United States District Court, M.D. Georgia, Macon Division
ORDER GRANTING IN PART AND DENYING IN PART MOTION TO
DISMISS AND COMPEL ARBITRATION
E. SELF, III, JUDGE UNITED STATES DISTRICT COURT.
Rita Allen seeks damages arising from injuries she allegedly
suffered while working as a licensed professional nurse for
Defendant Brookdale Senior Living (“Brookdale”)
from January of 2016 until her termination on March 11');">11, 2019.
Defendants move to dismiss Plaintiff's claims, arguing
that the claims are covered by a binding arbitration
agreement. Having reviewed the agreement and the parties'
arguments, the Court GRANTS IN PART AND DENIES IN
PART Defendants' Motion to Dismiss and Compel
Arbitration [Doc. 10] and STAYS this case
pending the conclusion of arbitration.
worked for Brookdale from January 4, 2016 to March 11');">11, 2019,
when she was terminated. [Doc. 1, ¶¶ 14, 55].
During that time, Plaintiff alleges that Defendants
wrongfully denied or interfered with her rights under the
Family and Medical Leave Act, 29 U.S.C. § 2601 et
seq. (“FMLA”), and that Defendants
terminated her in retaliation for requesting and taking FMLA
leave. [Doc. 1, ¶¶ 65, 70, 76, 82]. She also claims
that Defendants intentionally inflicted emotional distress
upon her by “inhumanely and cruelly” forcing her
to “work without any days off, ” to
“[forgo] surgery for their personal convenience,
” and to “work while ill, ” while also
berating, abusing, and humiliating her to the point that she
wished to voluntarily admit herself to a mental health
hospital. [Id. at ¶¶ 89-92]. Finally,
Plaintiff claims that Brookdale negligently retained its
executive director, Defendant Joseph Adams
(“Adams”), despite knowing of his “abusive,
cruel and inhuman treatment” of Plaintiff, which
included threatening to “terminate her at his pleasure,
” increasing Plaintiff's duties “to overly
burdensome, onerous levels, ” and occasionally ordering
Plaintiff to work 36 hours straight. [Id. at
¶¶ 26, 28, 29, 99, 100]. Plaintiff seeks statutory
and compensatory damages in addition to reinstatement,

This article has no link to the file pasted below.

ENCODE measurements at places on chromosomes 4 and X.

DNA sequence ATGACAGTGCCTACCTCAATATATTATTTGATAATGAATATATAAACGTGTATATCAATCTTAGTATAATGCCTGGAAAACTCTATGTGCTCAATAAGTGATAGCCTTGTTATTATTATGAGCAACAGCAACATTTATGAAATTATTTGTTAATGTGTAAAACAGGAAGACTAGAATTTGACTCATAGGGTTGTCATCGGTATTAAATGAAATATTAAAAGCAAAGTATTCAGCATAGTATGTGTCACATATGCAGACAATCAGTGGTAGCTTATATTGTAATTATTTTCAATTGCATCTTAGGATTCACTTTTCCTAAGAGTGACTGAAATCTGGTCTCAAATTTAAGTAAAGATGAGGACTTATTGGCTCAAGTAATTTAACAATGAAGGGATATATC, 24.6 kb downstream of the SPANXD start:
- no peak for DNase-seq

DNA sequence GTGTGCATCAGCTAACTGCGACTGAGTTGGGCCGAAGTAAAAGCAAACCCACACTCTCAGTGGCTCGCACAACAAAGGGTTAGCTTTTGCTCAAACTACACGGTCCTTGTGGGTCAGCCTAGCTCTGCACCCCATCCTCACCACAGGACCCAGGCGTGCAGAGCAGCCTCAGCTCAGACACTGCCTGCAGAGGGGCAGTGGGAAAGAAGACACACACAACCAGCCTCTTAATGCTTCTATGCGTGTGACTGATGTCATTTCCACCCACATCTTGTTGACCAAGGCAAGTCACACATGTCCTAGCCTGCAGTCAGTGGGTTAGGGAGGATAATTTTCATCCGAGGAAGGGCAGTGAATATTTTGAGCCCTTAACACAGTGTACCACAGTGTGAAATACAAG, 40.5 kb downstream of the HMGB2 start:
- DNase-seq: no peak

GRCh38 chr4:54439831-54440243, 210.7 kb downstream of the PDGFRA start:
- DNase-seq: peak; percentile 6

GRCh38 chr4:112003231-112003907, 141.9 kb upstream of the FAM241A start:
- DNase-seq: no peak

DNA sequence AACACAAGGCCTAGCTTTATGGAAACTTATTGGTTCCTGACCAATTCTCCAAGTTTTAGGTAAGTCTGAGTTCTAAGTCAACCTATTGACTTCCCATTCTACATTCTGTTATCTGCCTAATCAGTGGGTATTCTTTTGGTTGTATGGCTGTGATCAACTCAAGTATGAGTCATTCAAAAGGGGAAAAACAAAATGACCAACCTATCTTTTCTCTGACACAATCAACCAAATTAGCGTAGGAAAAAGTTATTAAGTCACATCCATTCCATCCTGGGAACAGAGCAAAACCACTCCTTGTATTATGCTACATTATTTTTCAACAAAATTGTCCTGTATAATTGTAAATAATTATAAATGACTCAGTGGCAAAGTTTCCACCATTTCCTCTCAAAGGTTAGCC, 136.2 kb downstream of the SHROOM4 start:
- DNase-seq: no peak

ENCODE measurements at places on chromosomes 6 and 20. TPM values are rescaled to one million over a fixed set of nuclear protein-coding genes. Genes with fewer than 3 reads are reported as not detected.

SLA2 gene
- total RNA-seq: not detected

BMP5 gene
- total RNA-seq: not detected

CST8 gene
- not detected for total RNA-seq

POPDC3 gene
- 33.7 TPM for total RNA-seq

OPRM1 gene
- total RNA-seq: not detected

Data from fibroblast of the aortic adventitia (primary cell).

attorney's fees, and expenses as a result of these
August 10, 2016, Plaintiff executed a document titled
“Brookdale Dispute Resolution Agreement” (the
“Agreement”) that was also executed by
Brookdale's Executive Vice President Glenn O. Maul. [Doc.
10-2]. Pursuant to the terms of the Agreement, Plaintiff and
Brookdale agreed, in pertinent part, that
any legal dispute arising out of or
related to [Plaintiff's] employment (including, without
limitation, those arising from the Application for
Employment, my employment, or the termination of my
employment) must be resolved using final and
binding arbitration and not by a
court or jury trial. That includes any legal dispute that has
to do with . . . training, discipling, termination, . . .
discrimination, harassment, retaliation, . . . [and] any
claims that come about through the . . . Family and Medical
[Id. at ¶ 1] (emphasis in original).
Plaintiff's counsel initially agreed to arbitrate
Plaintiff's claims in compliance with the Agreement, for
some unknown reason, the parties failed to reach an agreement
on a joint stipulation of dismissal. See [Doc. 10-3,
pp. 5, 10-15]. Accordingly, Defendants filed the instant
motion to dismiss and compel arbitration, to which Plaintiff
now inexplicably objects despite her counsel's previous
written agreement. [Docs. 10, 11');">11]. In response to the motion,
Plaintiff argues that Adams may not invoke the Agreement
because he was not a party to it. Plaintiff further contends
that Defendants waived their right to arbitrate by failing to
do so before terminating her employment. And finally,
Plaintiff contends that if the Court compels arbitration, it
should stay the case rather than dismiss it.
Court disagrees with Plaintiff's first two arguments and
finds, as explained below, that the Agreement is valid and
enforceable by both Defendants and that Defendants have not
waived their rights under the Agreement. However, because the
Court construes Plaintiff's argument that the case should
be stayed rather than dismissed as an application for a stay,
the Court agrees that the proper course is to stay and
administratively close this case until the arbitration has
Standard of Review
Federal Arbitration Act (“FAA”) provides that
written agreements to arbitrate disputes arising out of
transactions involving interstate commerce are “valid,
irrevocable, and enforceable, save upon such grounds as exist
at law or in equity for the revocation of any
contract.” 9 U.S.C. § 2. Under the FAA, if a suit
is brought in federal court “upon any issue referable
to arbitration under an agreement in writing for such
arbitration, ” then the court must stay the action
pending arbitration upon application of one of the parties
and “upon being satisfied that the issue involved in
such suit or proceeding is referable to arbitration under
such an agreement.” 9 U.S.C. § 3.
is a matter of contract, and the Court must not compel
arbitration of disputes that the parties did not agree to
arbitrate. See, e.g., AT&T Techs., Inc. v.
Commc'ns Workers of Am., 475 U.S. 643, 648 (1986).
The determination of whether there is a valid arbitration
agreement between the parties is controlled “by the
‘ordinary state-law principles that govern the
formation of contracts.'” Dye v. Tamko Bldg.
Prod., Inc., 908 F.3d 675, 680 n.4 (11');">11th Cir. 2018)
(quoting Bazemore v. Jefferson Capital Sys., LLC,
1325');">827 F.3d 1325, 1329 (11');">11th Cir. 2016)).
The Agreement's Enforceability ...